Baseload, Bioenergy, Utility Scale

A Different Way to Look at Waste: Creating a Source for Renewable Products

Waste disposal is growing significantly. Greenhouse gas emissions from landfills are increasing. Recycling programs are faltering. It is time we reassess the way we manage our waste. Venture Capital, Private Equity and banks should take a close look at opportunities for value creation while aligning their green vision with their green values

LOS ANGELES – Data suggests that, in spite of the urgent need to increase recycling rates, the majority of recycling programs in the U.S. and most countries around the world have not proven to be very effective. Japan and several European countries are notable exceptions. It is not unheard of to see recycling recovery rates of 14 percent to 20 percent or lower in some jurisdictions.

A recent World Economic Forum and Ellen MacArthur Foundation report states that 72 percent of plastic packaging is not recovered at all. Many reasons abound for the lack of good results — not the least the wide variation in community policies and programs (is it better to have two or three recycling bins?). The taxpayer, who is the stakeholder and participant in the recycling effort, often suffers from a lack of clear, specific communications detailing the programs’ goal, process and expectation.

This situation is not uncommon with utility companies. For years, electric and water utility companies have been suffering from low participation in energy efficiency and water conservation programs. A key reason has been that the messaging of their communication programs was too technical for their audience. Marketing 101 —it has taken years for electric utilities to fine-tune and simplify the message in order to start making some progress. Unfortunately, from a climate point of view, that delay has resulted in excess carbon emitted that could have been avoided with a better-designed strategy at an earlier stage. We can learn from this result and do better moving forward.

But, waste is different. Waste is not like electrons. Waste is heterogeneous and varies from site to site. Managed and unmanaged landfills contribute significantly to climate change by means of the decomposition of millions of tons of waste and generation of large quantities of greenhouse gases emitted to the atmosphere on a daily basis. Unmanaged or poorly designed landfills also generate considerable amounts of leachates damaging valuable soil and water resources. The volume of waste generated in developed and emerging markets continues to increase significantly. We are not even scratching the surface when looking at ways to effectively deal with this enormous environmental issue affecting many urban communities around the world. It is time to think differently about our waste management practices.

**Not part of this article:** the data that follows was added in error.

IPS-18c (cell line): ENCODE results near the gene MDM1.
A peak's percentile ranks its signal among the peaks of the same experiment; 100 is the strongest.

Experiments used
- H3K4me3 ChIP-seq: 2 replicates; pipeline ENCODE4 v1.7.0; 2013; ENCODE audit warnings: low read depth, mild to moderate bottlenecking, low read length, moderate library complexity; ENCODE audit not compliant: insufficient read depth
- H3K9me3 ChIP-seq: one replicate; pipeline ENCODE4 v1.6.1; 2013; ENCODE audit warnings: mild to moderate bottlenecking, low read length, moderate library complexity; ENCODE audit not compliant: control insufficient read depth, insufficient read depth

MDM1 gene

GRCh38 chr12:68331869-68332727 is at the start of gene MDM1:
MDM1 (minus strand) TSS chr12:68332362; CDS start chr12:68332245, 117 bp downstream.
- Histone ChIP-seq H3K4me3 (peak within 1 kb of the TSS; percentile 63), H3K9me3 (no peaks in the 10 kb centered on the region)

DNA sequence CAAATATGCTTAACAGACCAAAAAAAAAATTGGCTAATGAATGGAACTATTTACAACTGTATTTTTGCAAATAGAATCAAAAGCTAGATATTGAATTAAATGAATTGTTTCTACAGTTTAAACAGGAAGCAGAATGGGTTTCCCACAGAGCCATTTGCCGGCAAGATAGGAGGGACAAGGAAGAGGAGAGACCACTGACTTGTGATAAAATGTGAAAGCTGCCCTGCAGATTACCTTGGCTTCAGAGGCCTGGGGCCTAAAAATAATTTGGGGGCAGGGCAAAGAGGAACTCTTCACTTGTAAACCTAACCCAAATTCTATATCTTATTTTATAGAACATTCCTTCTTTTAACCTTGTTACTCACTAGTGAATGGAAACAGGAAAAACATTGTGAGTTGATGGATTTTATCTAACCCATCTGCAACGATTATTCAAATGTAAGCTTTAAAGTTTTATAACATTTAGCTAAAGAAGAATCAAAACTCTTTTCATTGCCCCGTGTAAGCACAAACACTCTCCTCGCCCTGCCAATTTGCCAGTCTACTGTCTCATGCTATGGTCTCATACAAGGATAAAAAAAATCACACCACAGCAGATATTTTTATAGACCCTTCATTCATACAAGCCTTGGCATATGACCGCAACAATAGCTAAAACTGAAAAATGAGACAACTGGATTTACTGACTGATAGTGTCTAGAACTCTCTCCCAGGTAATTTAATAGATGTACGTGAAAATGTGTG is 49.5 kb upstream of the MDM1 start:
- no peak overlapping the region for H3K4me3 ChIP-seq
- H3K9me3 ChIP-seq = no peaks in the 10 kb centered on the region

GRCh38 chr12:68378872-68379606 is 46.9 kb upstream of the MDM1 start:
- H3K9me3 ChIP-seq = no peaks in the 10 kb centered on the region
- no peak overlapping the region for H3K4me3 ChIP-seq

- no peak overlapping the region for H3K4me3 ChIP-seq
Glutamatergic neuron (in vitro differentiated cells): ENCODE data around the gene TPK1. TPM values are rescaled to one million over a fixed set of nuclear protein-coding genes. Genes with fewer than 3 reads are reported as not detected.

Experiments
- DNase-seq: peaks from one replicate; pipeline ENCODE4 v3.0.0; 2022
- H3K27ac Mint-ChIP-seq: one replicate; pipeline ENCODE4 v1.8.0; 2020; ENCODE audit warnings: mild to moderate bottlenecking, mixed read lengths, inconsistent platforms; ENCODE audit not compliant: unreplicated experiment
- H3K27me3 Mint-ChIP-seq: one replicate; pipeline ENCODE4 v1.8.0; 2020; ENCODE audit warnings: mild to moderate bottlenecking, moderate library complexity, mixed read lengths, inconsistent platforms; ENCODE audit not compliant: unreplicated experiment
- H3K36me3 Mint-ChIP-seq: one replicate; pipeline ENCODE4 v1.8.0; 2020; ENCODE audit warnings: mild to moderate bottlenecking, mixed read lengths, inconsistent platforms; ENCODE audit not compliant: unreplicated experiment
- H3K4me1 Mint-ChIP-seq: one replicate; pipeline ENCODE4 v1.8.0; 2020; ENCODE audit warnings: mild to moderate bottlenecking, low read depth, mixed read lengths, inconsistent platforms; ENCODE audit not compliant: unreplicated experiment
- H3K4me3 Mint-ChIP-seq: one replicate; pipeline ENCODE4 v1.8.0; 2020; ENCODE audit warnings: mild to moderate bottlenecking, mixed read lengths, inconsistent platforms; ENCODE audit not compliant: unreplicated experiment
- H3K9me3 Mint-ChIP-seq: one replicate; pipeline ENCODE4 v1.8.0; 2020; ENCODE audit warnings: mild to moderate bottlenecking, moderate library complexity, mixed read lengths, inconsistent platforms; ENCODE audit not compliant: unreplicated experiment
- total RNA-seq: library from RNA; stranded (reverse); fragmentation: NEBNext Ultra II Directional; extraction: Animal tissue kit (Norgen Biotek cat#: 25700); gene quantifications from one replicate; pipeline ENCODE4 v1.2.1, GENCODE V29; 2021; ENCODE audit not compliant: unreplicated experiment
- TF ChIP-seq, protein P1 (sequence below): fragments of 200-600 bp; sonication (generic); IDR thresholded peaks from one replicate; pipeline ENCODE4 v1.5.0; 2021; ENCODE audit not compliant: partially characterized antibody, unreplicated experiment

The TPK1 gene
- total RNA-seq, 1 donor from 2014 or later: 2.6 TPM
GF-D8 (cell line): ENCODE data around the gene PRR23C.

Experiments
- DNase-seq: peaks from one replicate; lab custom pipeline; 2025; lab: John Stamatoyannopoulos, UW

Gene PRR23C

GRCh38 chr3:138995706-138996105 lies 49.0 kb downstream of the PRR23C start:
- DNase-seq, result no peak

It is Time to Reassess Waste Management

Early stage separation of recyclable materials is not fully solving our problem when we still end up burying significant volumes of waste. The consistency of the quality of the separated recyclable materials is an issue too. Separated ‘recycled’ waste contaminated by wet organic material or commingled with other ‘non recyclables’ undermines the recycling process and increases its cost. In the end, taxpayers end up paying more for a program that may not work as effectively as desired.

Current waste management practices are not a real match for what we need to do as a society to solve the waste problem and eliminate the negative contribution of waste to climate change and environmental degradation. Above all, the function of the landfill needs to be updated with modern thinking. It is time to change the way we look at the landfill and transform it from a dumping place where we go beyond selectively ‘cherry picking’ what’s good from what is not to a source of production of renewable products. 

Looking at landfills with a more holistic focus, it is possible to designing process plants that will convert 95 percent of the waste received into valuable non-fossil based, renewable commodities like drop-in fuel, electricity, chemicals and other products. The design aims to have zero emissions and environmental footprint. This is not incineration or trash burning. It’s true value creation using environmentally sustainable technologies.

A modular design allows for fine-tuning of the output based on the specific composition and volume of the waste at each location. Only the remaining 5 percent of inert materials is bound for landfilling. This concept can transform any landfill from an environmental hazard to a source that continuously recycles carbon and produces clean renewable products that replace current fossil based products.

Beyond its beneficial environmental attributes, each plant aims to be of significant impact to the nearby population as a source of stable jobs.

A recent McKinsey report on managing waste in emerging markets discusses that the full potential value of waste streams is not fully captured today. It states that there is a significant societal and environmental benefit of aggregation of waste volumes as a solution to improve value recovery.

On the financial side, this concept is achievable today using commercially available technologies that minimize investor’s risk. Venture Capital, Private Equity and banks should take a serious look at these infrastructure projects where there are opportunities for process improvements and IP development as well as consistent revenue and value creation. More importantly, it will provide real opportunities to align their green speech and social impact statements with their core green values.

Time is of the essence. The stakes are high and there is a need to act more firmly now to better manage waste streams in urban areas. An effective solution is within reach. Now, it is up to us to take the leap forward to clean our environment.

Lead image: Recycleable material. Credit: Shutterstock.